4 June 2020, 16:00-17:30
In times when public authorities must take significant decisions that affect public health, civil liberties and people’s prosperity, the public’s right to access information about such decisions is vital. Governments must, under international human rights law, protect the right to freedom of expression, including the right to seek, receive, and impart information of all kinds, regardless of frontiers. In times of crisis, the provision of reliable information in accessible formats to all, including by ensuring access to the internet, is crucial for governments’ efforts to protect the public.
Free, independent, plural and diverse media have proven to be an indispensable ally of governments and public authorities in informing the public, enabling individuals to exercise their rights to seek and receive information and to develop opinions so that they can make informed decisions and appropriate steps to protect themselves and their communities. Furthermore, ensuring media pluralism and strengthening professional journalism plays an important role in countering harmful mis- and disinformation. In this context, more than ever, protecting journalists and media workers must include not only their physical but also their legal and economic safety. Attacks on journalists must be followed by effective investigations with a view of prosecuting and punishing those responsible.
This webinar will look at challenges for the right to access to information in times when most governments need to come up with strategies to mitigate the effect of the COVID-19 pandemic on their societies, including its human rights impacts and the repercussions on their health systems and economies. It will discuss the importance of the right to access to information and of free, independent, plural and diverse media for inclusive and peaceful societies and democracies, for holding public institutions and officials accountable and for good governance.
Panelists will also consider the specific, increased risks for journalists reporting on governments’ social and economic policies and the importance of an enabling environment for journalism, which includes their economic safety.
The webinar is organised by Austria, Canada and the Netherlands in partnership with the RightOn initiative and co-sponsored by members of the core groups on the resolutions on Freedom of Expression and Safety of Journalists at the UN Human Rights Council.
This RightOn event will exceptionally take place on Thursday 4 June at 16:00.
In this online event of the ‘Right On’ digital initiative, panelists discussed challenges for the right to access to information in times when most governments need to come up with strategies to mitigate the effect of the COVID-19 pandemic.
‘Right On’ is a new digital initiative – co-organized by the Geneva Academy, the Geneva Human Rights Platform, the Geneva Internet Platform, the DiploFoundation, the Universal Right Group, the Human Rights Centre at the University of Essex, as well as the Permanent Missions of Denmark, Norway and the Netherlands to the United Nations in Geneva – that will keep the human rights dialogue going during these COVID-19 times.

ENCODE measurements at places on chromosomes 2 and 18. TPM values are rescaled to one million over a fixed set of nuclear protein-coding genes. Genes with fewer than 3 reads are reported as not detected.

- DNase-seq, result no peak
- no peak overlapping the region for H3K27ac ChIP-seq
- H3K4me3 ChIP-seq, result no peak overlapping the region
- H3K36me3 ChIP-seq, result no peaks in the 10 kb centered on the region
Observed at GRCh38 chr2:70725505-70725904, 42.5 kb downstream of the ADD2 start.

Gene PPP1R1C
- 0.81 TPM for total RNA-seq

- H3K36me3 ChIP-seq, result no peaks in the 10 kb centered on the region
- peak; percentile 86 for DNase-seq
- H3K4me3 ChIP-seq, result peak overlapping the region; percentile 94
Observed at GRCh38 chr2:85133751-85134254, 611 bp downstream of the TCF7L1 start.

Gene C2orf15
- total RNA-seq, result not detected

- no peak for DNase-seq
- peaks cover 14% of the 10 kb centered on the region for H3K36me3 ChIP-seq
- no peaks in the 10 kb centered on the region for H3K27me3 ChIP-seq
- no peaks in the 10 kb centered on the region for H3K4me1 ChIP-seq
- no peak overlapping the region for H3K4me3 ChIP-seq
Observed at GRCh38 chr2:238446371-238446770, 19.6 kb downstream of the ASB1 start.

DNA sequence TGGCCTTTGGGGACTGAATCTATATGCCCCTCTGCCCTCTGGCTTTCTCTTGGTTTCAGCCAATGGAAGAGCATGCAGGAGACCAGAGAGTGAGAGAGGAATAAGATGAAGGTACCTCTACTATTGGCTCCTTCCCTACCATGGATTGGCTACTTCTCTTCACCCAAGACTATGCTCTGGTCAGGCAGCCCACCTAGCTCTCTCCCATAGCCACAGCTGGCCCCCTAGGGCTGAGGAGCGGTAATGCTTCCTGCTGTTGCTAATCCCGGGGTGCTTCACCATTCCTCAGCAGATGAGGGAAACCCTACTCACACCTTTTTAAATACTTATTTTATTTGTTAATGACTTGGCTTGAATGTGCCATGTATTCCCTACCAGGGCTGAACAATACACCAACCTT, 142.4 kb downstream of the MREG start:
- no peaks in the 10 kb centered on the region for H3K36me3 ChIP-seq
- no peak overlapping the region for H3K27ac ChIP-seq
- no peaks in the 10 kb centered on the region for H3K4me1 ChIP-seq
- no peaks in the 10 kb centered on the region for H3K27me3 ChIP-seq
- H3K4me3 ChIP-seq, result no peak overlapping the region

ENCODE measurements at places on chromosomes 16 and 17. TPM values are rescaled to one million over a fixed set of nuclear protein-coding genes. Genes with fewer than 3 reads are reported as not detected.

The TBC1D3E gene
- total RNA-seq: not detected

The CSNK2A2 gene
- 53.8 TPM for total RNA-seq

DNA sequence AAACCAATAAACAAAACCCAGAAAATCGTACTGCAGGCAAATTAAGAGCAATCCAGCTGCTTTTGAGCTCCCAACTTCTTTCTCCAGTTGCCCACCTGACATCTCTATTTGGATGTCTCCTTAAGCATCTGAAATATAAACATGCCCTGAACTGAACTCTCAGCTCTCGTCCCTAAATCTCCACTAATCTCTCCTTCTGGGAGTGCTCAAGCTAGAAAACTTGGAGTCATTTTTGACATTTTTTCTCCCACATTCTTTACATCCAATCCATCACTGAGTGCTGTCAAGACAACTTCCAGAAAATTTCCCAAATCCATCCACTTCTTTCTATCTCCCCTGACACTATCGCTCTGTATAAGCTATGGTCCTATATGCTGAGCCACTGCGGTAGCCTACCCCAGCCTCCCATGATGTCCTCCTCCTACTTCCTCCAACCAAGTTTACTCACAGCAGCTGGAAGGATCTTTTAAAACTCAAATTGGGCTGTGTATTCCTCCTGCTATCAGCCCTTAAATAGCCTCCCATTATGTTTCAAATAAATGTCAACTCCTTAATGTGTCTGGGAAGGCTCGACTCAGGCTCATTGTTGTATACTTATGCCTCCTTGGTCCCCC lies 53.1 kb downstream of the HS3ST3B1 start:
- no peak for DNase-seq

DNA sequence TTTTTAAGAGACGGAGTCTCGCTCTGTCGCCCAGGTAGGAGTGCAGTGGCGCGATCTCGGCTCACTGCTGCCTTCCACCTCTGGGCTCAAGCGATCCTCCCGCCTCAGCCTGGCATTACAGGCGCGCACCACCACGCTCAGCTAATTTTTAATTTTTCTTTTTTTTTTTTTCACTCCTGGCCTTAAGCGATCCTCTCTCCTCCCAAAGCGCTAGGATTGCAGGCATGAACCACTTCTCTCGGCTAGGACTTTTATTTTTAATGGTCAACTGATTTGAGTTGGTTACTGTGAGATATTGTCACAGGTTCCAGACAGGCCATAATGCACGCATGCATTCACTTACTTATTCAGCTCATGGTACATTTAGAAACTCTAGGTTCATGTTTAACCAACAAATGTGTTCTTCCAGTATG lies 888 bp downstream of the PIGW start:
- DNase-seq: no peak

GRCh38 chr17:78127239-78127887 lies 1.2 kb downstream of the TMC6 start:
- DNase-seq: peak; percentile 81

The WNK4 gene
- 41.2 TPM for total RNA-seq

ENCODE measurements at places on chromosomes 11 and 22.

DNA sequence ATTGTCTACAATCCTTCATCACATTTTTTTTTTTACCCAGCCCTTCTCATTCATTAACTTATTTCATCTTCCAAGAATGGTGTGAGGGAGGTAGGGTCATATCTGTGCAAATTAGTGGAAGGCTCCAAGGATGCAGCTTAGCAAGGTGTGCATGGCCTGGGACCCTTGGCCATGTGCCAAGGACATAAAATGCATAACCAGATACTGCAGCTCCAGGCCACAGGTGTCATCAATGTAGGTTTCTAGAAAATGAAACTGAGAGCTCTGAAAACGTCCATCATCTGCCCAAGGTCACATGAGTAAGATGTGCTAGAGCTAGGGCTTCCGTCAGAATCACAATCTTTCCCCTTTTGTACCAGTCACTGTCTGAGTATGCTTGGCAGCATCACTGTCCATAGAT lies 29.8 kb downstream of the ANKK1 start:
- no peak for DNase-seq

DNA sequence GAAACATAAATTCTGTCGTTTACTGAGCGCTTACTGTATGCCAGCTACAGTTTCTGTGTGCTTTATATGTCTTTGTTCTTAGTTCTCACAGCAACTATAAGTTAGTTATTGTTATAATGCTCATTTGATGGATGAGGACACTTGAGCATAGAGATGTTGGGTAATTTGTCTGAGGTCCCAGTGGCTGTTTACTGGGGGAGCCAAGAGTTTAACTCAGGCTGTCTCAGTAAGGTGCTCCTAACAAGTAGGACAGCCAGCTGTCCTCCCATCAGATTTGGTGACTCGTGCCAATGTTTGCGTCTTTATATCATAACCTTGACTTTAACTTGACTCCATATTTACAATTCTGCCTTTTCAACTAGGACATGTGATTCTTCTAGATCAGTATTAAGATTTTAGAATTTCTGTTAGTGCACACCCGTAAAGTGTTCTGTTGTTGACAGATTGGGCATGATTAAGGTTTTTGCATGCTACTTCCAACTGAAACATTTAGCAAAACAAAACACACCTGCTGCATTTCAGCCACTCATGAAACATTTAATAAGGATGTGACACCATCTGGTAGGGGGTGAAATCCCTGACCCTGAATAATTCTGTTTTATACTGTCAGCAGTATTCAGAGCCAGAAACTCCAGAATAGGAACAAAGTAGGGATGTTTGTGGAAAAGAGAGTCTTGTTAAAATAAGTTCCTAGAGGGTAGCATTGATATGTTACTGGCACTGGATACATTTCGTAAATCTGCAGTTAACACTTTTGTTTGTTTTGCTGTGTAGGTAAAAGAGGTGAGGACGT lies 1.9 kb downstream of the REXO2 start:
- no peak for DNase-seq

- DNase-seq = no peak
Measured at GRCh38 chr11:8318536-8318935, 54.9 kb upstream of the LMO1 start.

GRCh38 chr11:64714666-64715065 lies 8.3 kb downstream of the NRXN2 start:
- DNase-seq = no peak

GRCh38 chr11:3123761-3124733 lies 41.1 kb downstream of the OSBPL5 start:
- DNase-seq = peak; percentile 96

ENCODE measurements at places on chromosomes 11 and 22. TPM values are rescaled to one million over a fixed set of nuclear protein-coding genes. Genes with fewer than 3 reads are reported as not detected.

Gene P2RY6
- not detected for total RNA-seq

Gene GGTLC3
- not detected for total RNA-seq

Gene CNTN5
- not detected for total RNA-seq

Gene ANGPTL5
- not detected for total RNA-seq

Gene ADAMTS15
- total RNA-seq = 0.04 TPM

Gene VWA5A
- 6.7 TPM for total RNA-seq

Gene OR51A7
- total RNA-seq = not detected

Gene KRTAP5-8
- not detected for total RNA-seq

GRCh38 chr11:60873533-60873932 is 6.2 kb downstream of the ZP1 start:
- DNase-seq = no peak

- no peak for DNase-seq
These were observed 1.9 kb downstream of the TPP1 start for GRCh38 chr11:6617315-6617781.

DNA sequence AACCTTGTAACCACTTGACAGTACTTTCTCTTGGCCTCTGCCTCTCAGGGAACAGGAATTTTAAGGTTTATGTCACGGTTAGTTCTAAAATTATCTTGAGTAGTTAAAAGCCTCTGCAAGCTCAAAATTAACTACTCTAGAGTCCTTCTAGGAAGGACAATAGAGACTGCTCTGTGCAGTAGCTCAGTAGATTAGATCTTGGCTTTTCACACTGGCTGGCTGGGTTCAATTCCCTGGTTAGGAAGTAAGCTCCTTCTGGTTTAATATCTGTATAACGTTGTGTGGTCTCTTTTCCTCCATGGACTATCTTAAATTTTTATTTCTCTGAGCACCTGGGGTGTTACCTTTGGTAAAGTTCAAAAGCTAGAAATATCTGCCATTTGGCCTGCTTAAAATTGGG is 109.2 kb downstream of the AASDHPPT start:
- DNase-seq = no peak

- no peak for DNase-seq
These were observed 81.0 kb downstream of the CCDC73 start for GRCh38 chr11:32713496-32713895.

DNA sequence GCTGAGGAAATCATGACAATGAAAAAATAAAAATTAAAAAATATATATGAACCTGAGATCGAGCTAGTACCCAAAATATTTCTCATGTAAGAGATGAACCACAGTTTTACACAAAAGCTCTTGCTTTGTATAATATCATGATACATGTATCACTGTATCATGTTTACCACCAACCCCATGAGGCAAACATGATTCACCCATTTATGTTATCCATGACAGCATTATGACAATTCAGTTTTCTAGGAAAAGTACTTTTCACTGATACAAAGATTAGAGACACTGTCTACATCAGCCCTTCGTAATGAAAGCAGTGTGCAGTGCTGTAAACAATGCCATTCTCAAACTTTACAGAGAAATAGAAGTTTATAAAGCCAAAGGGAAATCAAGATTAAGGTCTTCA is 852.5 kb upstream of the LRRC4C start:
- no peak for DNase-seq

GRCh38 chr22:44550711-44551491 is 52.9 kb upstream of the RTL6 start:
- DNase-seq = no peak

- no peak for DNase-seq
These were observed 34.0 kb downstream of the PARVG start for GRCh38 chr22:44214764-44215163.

Every Wednesday at 15:00, experts and practitioners will discuss key human rights issues related to the current health crisis.
Sahar Ammar is a Project Associate in the Middle East and North Africa (MENA) department of the Center for Humanitarian Dialogue (HD) in Geneva. In this interview, she tells about the programme and what it brought to her career.
Asian Development Bank
Our new Research Brief The Right to Land and Other Natural Resources details the content of this right, states’ obligations, as well as accountability mechanisms for its enforcement at national, regional and international levels.
This online event will discuss the draft General Comment on land and economic, social and cultural rights currently developed by the UN Committee on Economic, Social and Cultural Rights.
UN Photo/Manuel Elias
This short course, which can be followed in Geneva or online, provides an introduction to the regime of sanctions under international law and their effectiveness in addressing contemporary forms of conflict. It addresses the questions related to state responsibility, the pacific settlement of international disputes and the role of the International Court of Justice.
This short course, which can be followed in Geneva or online, discusses the extent to which states may limit and/or derogate from their international human rights obligations in order to prevent and counter-terrorism and thus protect persons under their jurisdiction.
This research project, aims via the drafting of a practitioners’ guide on human rights and countering corruption, to clarify the conceptual relationship between human rights, good governance and anticorruption, demonstrate the negative impact of corruption on human rights and provide guidance and make practical recommendations for effectively using the UN human rights system in anti-corruption efforts.
This project aims at providing support to the UN Special Rapporteur on the Rights to Freedom of Peaceful Assembly and of Association Clément Voulé by addressing emerging issues affecting civic space and eveloping tools and materials allowing various stakeholders to promote and defend civic space.